How to protect your household finances
Financial uncertainty feels inevitable amidst the current political unrest and the recent shocking events across the world. Pairing this with our ever-changing, cyclical economy means it may be a case of when will the next financial downturn will hit, not if.
With that in mind, the experts at moneyguru.com have compiled a list of helpful tips on what to do to protect your household finances from disruption.
Build a safety net
Sometimes also known as a "rainy day" fund, a safety net is generally a stash of money held in a savings account earmarked for unexpected events like losing your job or emergency house and car repairs. There is no hard and fast rule about how much to save each month but the general thought is that you should have enough to cover your finances for between three to six months. However, it’s safe to say that some savings are better than none so add ‘nest egg’ to your financial checklist today.
Check your credit rating
In 2016 a report showed that 53% of UK households have never checked their credit score** or obtained a credit report. If you know what your credit score is and what that means to lenders, you can work out how to improve it over the next year. Your credit score can affect everything from mortgages and car insurance to getting a job, so you need to make sure it’s as healthy as possible.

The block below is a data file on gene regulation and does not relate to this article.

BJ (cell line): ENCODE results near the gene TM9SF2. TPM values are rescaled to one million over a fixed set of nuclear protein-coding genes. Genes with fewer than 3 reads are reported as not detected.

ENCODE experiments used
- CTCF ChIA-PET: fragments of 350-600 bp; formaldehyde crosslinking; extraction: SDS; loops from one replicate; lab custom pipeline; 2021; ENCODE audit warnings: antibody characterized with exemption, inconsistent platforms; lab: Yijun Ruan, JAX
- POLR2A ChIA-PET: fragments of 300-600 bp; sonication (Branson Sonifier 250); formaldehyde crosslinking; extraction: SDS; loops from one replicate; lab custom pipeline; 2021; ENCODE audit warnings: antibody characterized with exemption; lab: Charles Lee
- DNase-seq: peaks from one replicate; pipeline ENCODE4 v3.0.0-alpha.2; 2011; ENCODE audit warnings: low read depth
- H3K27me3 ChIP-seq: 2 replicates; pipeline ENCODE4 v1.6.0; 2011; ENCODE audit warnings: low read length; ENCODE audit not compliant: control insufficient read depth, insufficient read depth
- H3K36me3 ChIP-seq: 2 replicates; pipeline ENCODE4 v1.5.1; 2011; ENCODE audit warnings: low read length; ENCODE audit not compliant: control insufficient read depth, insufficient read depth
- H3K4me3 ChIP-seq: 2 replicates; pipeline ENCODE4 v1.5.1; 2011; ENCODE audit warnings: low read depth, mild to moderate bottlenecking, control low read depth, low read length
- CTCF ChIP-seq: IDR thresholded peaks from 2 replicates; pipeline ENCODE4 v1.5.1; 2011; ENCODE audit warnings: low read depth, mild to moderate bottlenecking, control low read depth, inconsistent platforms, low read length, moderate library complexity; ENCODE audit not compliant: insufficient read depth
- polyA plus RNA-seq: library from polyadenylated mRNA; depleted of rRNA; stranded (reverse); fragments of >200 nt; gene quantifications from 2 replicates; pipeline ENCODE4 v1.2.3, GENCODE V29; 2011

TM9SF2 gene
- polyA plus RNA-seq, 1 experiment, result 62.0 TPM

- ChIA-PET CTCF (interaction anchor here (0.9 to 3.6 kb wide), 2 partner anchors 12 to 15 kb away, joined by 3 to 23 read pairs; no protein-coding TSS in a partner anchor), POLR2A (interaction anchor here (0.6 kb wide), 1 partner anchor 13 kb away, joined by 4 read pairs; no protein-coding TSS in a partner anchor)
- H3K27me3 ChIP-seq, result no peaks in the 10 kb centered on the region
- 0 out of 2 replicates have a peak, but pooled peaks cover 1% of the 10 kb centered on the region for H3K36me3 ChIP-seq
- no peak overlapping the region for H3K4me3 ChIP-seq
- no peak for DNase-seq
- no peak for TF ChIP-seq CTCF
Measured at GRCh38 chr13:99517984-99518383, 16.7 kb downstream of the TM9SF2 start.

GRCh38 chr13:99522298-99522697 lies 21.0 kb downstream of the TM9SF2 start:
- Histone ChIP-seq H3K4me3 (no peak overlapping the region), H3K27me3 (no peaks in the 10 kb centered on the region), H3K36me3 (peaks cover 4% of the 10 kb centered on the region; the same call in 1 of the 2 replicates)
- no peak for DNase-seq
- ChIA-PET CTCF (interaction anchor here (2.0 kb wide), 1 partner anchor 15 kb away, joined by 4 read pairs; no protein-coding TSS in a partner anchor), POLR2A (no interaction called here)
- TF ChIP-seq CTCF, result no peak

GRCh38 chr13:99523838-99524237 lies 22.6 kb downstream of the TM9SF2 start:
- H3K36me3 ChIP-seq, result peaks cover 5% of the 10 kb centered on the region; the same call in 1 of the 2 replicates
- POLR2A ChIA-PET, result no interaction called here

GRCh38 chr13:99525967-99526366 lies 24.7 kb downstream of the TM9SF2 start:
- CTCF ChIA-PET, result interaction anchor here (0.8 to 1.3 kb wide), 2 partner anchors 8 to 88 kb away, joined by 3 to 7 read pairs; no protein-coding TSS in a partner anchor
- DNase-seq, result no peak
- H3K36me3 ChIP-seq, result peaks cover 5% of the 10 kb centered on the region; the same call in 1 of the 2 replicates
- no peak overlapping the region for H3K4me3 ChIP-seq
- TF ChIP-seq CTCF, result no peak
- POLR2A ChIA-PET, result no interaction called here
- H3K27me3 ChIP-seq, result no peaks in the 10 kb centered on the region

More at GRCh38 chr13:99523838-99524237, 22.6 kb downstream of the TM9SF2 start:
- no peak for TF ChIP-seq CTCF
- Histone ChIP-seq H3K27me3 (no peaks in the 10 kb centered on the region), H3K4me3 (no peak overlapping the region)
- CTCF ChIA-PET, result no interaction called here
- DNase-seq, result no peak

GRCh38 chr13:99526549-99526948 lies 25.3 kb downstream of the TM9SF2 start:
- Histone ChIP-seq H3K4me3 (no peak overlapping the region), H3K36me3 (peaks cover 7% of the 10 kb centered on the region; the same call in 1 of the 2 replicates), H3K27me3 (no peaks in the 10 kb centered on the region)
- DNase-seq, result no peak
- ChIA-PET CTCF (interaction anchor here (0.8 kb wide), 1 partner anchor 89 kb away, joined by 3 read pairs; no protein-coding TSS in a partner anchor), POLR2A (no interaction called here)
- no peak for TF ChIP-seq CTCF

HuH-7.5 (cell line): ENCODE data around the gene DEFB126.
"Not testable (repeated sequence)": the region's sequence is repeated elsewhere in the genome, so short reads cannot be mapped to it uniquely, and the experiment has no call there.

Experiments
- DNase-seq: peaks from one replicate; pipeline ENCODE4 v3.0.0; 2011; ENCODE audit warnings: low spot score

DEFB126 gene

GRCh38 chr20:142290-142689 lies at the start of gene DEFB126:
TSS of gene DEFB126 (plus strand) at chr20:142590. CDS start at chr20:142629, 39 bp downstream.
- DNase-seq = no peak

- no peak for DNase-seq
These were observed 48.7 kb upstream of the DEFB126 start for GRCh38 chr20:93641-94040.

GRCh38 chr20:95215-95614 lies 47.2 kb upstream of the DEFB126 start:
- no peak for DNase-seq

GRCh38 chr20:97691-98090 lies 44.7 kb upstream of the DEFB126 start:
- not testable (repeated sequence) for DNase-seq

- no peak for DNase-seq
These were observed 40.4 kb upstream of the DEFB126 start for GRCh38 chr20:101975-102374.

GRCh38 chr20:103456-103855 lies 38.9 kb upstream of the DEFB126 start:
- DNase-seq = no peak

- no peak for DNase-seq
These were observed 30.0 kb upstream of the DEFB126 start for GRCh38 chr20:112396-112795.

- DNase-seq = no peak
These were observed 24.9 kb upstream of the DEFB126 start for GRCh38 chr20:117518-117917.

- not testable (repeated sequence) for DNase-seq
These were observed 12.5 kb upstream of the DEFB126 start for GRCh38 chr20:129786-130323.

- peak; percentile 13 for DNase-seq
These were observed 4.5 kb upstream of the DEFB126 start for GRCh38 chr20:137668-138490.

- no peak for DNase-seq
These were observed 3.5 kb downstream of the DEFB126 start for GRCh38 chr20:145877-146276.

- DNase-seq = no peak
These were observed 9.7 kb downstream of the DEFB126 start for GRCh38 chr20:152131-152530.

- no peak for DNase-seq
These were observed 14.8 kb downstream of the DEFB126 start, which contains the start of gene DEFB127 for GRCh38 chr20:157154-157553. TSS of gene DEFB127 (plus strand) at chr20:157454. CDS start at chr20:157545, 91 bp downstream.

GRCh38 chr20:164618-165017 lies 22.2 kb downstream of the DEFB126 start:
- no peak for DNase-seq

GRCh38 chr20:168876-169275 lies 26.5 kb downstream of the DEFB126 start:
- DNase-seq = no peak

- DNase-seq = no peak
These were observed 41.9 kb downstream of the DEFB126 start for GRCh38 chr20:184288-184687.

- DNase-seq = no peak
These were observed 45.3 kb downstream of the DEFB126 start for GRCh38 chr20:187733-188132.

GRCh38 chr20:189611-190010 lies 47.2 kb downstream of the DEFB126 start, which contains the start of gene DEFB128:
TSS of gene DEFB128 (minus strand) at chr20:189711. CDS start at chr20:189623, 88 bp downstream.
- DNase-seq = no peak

Invest in things
Are you a classic car fan? How about an art critic in the making? Invest your money in real things; they have intrinsic value so inflation doesn’t hurt them. During an economic crisis, many people think alternative investments have gone up in value, when in fact it is the value of money that has fallen.
You can offset money worries by investing in property because can borrow to buy and you could have an additional income stream from rent too!
Make paying your debts as easy as possible
There’s a lot more going on in your life than trying to make the books balance. Work and family life can take up all of your energy, leaving little time for anything else. As well as credit card consolidation, set up direct debits for bills and savings so you don’t need to remember to pay them each month. This easy trick means you won’t miss payments and rack up expensive penalties which will damage your credit score.
Keep it simple
If you’re spending all your time on complicated finance juggling, you could forget about the big picture. Remember the most important thing is to live within your means – spend less than you earn and invest the difference. If you stick to this basic principle, everything else should fall into place, and you’ll have more time to be clever about your investments and prepare for the future.
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Written by Robert Bester
Published on 8th December 2017